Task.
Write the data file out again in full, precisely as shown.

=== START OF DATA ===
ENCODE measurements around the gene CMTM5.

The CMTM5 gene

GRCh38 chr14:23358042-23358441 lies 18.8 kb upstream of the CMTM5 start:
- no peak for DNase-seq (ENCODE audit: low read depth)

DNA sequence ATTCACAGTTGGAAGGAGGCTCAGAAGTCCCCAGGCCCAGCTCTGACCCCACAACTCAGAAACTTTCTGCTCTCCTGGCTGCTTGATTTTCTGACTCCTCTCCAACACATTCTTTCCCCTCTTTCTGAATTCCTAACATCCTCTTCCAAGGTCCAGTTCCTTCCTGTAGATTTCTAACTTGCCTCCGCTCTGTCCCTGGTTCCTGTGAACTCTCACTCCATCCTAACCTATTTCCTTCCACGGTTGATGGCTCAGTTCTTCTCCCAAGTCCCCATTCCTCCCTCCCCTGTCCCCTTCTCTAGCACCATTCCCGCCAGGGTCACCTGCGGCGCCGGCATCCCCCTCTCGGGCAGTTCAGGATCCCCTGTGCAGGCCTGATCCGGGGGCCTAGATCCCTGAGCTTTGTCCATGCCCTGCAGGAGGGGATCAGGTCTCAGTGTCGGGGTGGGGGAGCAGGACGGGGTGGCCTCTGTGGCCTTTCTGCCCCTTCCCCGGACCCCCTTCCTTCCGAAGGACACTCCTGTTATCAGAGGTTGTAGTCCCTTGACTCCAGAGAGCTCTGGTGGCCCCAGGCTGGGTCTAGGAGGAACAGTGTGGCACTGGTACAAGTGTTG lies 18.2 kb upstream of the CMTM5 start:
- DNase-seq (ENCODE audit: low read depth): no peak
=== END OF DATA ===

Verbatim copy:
ENCODE measurements around the gene CMTM5.

The CMTM5 gene

GRCh38 chr14:23358042-23358441 lies 18.8 kb upstream of the CMTM5 start:
- no peak for DNase-seq (ENCODE audit: low read depth)

DNA sequence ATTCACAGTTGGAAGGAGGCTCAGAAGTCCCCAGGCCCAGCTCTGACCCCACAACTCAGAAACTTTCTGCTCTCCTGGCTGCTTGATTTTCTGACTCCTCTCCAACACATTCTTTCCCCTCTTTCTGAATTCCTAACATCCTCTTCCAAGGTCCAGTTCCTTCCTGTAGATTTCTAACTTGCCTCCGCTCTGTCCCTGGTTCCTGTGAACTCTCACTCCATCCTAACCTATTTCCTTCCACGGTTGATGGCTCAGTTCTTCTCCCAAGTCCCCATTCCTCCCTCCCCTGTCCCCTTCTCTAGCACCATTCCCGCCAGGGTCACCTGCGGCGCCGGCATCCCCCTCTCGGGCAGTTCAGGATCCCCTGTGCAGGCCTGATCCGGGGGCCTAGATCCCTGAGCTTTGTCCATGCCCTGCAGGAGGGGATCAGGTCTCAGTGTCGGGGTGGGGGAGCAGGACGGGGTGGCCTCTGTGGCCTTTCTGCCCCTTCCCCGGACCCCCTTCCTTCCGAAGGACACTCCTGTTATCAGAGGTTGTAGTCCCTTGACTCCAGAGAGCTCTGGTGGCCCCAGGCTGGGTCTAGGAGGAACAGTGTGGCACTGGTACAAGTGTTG lies 18.2 kb upstream of the CMTM5 start:
- DNase-seq (ENCODE audit: low read depth): no peak